Graduation & The Glass Ceiling
Graduation and the Glass Ceiling:
Female College Students Lack Confidence in their Career Prospects
Monster today announced the findings of a recent survey that reveals gender disparities in confidence and perceived earning ability among those in college and college graduates in the early phase of their careers.
While 81% of respondents currently enrolled in college report feeling at least somewhat confident in securing a job after graduation, only 16% of women feel “absolutely confident,” compared to 27% of men.
Results also showed a gender gap in the perceived ability to find a high-paying job, with 48% of men enrolled in college believing their first job salary will exceed $50,000 compared to just 33% of women.
“The longstanding gender gap in career opportunity persists, and is even appearing before female students graduate,” says Monster Senior Vice President of Global Market Insights, Joanie Courtney. “Today’s female college grad should have just as much confidence as men in planning and managing their career paths, it’s clear they don’t. While there is more opportunity and gender equality in the workplace than ever before, there is room for improvement.”
The Monster survey also found a distinct gender gap in the perceived importance of college degrees. For women, the value of a degree decreased with experience and time; for men, however, it remained stable or increased. When college students were asked how important their degree would be to the success of their career, 82% said it would be important. In contrast, only 62% of female college graduates said their college degree has been important to their careers.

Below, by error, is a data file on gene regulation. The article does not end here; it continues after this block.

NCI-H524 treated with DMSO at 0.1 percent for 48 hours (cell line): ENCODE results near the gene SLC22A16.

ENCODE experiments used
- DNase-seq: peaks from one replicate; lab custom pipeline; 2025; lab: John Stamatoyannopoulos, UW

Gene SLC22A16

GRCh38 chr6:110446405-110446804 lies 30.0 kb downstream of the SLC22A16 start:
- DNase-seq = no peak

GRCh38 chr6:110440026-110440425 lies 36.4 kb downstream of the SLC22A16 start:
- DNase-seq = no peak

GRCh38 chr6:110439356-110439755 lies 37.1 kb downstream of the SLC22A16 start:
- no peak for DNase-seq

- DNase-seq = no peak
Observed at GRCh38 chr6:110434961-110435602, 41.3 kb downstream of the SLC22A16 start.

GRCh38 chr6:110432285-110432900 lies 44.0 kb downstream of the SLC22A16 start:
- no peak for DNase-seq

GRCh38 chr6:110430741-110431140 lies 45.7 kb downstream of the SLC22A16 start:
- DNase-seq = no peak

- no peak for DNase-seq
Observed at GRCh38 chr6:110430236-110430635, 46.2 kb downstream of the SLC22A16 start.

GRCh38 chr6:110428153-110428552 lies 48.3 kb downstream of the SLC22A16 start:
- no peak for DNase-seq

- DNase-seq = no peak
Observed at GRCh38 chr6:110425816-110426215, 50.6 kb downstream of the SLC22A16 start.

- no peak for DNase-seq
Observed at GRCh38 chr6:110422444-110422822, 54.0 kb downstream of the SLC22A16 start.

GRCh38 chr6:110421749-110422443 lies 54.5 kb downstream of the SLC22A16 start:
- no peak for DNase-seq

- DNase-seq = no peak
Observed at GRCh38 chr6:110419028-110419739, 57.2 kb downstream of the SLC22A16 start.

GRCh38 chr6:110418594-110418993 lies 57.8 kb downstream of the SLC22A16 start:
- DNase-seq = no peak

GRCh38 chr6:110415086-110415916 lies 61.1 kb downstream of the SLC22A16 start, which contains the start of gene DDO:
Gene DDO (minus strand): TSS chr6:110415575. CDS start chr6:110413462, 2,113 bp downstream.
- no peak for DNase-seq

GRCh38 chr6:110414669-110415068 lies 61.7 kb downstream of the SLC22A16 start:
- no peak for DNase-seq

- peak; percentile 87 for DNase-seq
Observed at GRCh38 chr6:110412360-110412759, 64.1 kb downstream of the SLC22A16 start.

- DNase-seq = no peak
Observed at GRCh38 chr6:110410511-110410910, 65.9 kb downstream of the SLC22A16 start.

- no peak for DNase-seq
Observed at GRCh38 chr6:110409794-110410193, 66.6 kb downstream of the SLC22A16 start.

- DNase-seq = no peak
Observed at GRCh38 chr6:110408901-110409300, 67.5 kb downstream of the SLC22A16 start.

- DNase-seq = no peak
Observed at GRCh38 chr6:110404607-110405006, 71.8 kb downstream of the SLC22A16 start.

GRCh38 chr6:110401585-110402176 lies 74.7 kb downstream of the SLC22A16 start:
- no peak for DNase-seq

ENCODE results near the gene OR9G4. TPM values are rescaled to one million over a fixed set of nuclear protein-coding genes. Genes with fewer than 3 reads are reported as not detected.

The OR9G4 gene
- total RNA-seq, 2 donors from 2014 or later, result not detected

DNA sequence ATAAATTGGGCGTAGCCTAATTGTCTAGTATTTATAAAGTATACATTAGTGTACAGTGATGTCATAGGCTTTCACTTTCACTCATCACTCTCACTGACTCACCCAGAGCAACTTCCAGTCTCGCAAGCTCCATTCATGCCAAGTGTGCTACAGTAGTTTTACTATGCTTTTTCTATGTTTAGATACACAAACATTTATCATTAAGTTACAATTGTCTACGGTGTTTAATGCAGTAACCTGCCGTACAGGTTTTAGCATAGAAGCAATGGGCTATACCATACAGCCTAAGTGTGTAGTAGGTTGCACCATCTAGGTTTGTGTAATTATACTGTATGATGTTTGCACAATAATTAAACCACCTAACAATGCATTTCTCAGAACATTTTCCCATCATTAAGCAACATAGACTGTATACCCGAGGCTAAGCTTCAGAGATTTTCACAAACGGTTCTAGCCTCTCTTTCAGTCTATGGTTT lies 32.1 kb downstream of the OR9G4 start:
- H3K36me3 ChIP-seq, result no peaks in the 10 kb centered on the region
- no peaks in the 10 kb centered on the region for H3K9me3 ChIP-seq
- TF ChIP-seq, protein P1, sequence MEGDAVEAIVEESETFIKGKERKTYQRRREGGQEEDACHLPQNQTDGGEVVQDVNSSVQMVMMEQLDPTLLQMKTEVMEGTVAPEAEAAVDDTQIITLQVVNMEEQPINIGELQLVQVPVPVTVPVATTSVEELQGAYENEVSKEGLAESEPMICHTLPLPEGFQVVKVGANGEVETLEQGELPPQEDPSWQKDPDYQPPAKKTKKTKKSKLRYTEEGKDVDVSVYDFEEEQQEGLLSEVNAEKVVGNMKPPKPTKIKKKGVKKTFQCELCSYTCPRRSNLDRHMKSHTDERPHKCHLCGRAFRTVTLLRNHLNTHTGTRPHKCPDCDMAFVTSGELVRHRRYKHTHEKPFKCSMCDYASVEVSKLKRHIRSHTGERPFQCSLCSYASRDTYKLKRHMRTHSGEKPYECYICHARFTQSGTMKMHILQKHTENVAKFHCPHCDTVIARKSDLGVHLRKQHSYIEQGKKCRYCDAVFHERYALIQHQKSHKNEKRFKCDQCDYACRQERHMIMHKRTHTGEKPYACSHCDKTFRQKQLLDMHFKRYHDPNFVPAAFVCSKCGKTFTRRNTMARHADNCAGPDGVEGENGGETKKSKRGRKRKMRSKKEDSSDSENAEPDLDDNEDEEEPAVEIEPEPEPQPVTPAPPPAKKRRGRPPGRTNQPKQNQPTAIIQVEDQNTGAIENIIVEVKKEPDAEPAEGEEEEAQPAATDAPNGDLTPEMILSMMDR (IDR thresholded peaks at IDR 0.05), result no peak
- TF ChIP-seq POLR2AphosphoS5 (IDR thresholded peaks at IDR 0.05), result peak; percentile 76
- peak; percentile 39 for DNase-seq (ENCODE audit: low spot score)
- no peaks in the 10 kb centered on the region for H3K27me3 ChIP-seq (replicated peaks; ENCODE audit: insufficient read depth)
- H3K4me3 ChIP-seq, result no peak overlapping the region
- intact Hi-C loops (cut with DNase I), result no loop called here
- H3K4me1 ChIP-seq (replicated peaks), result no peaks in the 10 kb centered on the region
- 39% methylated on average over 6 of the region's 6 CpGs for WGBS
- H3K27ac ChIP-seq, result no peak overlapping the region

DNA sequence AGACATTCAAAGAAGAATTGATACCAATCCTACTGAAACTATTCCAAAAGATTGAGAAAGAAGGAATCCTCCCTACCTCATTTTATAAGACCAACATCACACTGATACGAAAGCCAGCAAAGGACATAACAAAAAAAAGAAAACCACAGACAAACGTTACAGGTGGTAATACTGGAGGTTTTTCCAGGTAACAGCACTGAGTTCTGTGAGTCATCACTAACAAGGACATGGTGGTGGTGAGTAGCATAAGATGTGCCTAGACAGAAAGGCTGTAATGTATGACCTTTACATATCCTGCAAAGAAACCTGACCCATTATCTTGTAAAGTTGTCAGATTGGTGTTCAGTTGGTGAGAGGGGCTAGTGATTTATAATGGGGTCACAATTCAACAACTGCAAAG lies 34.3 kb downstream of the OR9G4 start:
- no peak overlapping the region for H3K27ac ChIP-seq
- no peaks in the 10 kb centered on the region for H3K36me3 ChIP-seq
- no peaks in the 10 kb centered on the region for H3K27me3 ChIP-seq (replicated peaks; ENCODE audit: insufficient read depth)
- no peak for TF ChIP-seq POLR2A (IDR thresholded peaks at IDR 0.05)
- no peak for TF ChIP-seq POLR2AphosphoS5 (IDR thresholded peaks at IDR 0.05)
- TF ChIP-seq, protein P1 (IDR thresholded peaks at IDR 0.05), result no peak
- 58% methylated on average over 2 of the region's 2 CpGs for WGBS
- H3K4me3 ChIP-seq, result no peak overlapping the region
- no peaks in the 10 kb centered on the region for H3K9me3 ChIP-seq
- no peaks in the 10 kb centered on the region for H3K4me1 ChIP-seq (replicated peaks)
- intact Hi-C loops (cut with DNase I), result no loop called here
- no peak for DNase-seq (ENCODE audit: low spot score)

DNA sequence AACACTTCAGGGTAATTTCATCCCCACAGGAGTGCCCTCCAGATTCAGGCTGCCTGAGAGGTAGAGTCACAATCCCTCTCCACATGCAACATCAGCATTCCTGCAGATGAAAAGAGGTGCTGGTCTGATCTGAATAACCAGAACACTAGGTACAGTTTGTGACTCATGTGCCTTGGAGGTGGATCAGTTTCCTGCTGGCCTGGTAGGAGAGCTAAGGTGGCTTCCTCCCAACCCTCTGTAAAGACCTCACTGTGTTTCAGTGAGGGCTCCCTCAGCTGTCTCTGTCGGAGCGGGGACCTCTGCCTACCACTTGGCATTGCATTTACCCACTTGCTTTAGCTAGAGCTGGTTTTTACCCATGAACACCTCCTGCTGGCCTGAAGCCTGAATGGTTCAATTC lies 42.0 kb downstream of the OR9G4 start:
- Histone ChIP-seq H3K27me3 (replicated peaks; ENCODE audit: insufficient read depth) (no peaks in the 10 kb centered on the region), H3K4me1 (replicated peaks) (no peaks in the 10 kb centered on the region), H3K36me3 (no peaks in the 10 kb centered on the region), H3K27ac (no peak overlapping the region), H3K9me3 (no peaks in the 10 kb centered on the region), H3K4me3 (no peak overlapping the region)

According to the survey, 83% of male students compared to 74% of female students say they are prepared to start their college career; when college graduates were asked how prepared college made them for their career, males reported slightly higher rates (88%) and females views were stable (76%) compared to college students.
The survey was conducted by Survey Sampling International on behalf of Monster in April 2015 to a nationally representative sample of nearly 1,500 individuals aged 18-34 in three segments: one-third currently in college (502), one-third out of college less than five years (498), and one-third out of college over five years (497).
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